Now with Spotify for Artists, they also track individual songs within playlists so artists can see which songs generate streams across multiple playlists, which playlists were creating new fans, as well as how many streams they were generating overall. All of this can be accessed on the mobile and can have a variety of uses such as helping decide which songs to play live during their concerts.
Spotify Publishing Analytics give publishers daily streaming statistics for the works and recordings they have identified, including playlist performance; plus access to detailed playback reports per track played through Connect & Premium Services
Spotify uses data to train the algorithms and machines to listen to music and extrapolate insights that impact its business and the experience of listeners.
One of Spotify's biggest competitive advantages is its impressive recommendation engine. Using machine learning (ML) algorithms, natural language processing (NLP) and convolutional neural networks (CNN), Spotify is able to transform historical listening data into personalized playlists and music recommendations, all packaged tightly with their 'Discover' feature.
With ML alone, it can learn from listening history and what similar users are listening to in order for it make better recommendations for each individual user based on their unique listening habits or tastes. In addition, with NLP they are able to scan thousands of articles, blog posts or message boards analyzing language used by certain artists or songs in order for them classify said entities as belonging within specific genre categories: Pop Rock, Pop Country, Electronic Dance Music, etc. They use CNN on raw audio data such as BPM musical key loudness etc., which allows them classify songs based on music type further optimizing their recommendation engine.
Other music streaming services have also implemented similar features. Apple has their ‘For You’ feature that recommends songs based on how you like your music, personalized for every listener and that it's a way to make recommendations more personal. The service also uses analytics to track the popularity of songs and artists, as well as their performance in charts across Apple Music, iTunes Store, and elsewhere on the web. These charts measure the number of streams or downloads that a song has received since its release date. The system then uses these statistics to create 'playlists' that you can listen to while you're at home or in the car.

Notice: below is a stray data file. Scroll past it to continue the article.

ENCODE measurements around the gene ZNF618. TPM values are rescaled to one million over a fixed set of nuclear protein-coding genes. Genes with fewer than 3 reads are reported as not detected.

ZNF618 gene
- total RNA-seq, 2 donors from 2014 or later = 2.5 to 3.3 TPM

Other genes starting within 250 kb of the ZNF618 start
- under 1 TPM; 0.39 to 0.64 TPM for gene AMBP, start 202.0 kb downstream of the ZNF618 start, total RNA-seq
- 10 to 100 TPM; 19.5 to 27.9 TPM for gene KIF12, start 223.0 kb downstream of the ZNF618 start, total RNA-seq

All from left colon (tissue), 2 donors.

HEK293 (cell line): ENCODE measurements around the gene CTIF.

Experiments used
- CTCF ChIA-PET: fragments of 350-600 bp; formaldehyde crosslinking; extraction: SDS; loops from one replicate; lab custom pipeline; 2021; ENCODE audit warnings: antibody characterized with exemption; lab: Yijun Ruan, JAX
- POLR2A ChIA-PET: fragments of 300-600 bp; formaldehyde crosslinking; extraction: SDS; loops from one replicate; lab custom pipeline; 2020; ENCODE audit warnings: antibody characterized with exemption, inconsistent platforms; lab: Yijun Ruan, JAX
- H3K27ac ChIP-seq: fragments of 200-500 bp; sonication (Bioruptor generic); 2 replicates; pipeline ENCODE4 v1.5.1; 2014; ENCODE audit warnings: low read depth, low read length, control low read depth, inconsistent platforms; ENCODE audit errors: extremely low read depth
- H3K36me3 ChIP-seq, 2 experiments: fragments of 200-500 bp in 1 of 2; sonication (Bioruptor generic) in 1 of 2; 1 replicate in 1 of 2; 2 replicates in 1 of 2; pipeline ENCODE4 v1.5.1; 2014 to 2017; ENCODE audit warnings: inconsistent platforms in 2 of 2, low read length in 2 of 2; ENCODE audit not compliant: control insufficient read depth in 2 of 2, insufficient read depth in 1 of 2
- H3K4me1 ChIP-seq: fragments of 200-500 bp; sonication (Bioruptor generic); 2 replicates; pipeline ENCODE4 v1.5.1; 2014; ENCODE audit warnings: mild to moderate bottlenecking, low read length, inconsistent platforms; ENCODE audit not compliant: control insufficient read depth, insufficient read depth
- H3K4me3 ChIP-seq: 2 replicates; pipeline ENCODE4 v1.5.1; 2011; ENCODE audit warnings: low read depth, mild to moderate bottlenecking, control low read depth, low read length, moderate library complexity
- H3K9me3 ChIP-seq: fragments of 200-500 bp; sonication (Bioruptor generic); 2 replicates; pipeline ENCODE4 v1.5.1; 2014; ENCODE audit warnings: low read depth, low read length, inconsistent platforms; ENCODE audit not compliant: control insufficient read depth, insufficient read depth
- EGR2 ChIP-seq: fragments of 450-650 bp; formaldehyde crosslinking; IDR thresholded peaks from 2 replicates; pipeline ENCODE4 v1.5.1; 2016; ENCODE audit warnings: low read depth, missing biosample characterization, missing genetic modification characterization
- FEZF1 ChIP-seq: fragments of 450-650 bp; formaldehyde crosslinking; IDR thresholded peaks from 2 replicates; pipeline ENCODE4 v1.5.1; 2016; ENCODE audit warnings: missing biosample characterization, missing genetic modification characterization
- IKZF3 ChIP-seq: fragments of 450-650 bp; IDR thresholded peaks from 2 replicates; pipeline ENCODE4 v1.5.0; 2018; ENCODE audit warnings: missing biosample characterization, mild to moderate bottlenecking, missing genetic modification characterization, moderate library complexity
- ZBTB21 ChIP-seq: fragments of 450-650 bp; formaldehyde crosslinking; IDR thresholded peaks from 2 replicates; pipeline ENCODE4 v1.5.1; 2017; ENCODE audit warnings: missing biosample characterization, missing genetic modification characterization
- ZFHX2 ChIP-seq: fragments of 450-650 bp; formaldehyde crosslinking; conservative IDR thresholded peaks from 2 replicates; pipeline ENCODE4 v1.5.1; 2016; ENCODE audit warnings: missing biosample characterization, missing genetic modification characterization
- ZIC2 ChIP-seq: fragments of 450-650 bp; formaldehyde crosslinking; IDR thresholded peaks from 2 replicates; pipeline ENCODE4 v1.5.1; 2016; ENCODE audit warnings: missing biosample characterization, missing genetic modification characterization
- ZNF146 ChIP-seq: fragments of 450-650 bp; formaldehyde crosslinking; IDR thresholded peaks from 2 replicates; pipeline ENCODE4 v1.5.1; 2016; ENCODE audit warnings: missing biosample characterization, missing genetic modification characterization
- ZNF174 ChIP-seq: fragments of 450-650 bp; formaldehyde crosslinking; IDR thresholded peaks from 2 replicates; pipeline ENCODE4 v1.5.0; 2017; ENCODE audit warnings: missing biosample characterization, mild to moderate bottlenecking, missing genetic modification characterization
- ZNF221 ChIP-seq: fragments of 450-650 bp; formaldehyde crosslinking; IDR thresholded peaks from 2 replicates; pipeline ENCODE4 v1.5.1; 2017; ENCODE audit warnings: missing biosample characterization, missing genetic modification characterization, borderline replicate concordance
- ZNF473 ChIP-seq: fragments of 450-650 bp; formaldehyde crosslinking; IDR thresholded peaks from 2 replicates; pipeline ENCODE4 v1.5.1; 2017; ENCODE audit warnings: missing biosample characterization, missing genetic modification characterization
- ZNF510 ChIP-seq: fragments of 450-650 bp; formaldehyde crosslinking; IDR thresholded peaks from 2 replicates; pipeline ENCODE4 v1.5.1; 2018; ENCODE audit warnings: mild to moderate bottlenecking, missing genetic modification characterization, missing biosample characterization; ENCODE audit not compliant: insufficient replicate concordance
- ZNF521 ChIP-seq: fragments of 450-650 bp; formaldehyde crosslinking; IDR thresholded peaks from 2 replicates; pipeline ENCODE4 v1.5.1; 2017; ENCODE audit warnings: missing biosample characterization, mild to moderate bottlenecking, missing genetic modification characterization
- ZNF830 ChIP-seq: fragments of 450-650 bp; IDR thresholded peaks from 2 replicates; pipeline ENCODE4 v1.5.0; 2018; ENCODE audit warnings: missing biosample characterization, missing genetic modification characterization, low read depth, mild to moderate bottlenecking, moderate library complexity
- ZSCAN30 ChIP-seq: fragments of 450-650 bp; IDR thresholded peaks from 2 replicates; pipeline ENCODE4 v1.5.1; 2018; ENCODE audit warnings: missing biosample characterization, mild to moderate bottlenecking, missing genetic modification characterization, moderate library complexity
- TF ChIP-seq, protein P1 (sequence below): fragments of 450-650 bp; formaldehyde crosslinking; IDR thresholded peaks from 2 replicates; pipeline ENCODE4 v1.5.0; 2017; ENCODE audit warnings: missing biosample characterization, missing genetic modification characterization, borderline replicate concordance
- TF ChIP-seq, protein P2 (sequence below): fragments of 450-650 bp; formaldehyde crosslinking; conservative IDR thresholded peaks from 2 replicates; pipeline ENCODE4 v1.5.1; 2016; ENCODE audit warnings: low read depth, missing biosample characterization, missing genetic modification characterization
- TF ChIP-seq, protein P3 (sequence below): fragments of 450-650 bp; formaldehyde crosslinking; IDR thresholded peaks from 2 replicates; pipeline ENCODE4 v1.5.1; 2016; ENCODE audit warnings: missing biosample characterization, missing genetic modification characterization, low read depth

The main advantage of using data analytics is that it allows music companies to accurately predict what's likely to become a trend and be successful, as well as what isn't. With this added ability, music companies and streaming services can put out more content that users want, rather than just having users come to them.
In a session at the Midem music conference in France, former Universal Music Group Chairman & CEO Doug Morris said that "we are going through an amazing revolution in terms of data and analytics" in which "data is moving faster than any other time in history". That's probably why the music industry is changing forever, thanks to the incredible amount of data it is generating, which can be analyzed to make the process of releasing and marketing music more efficient.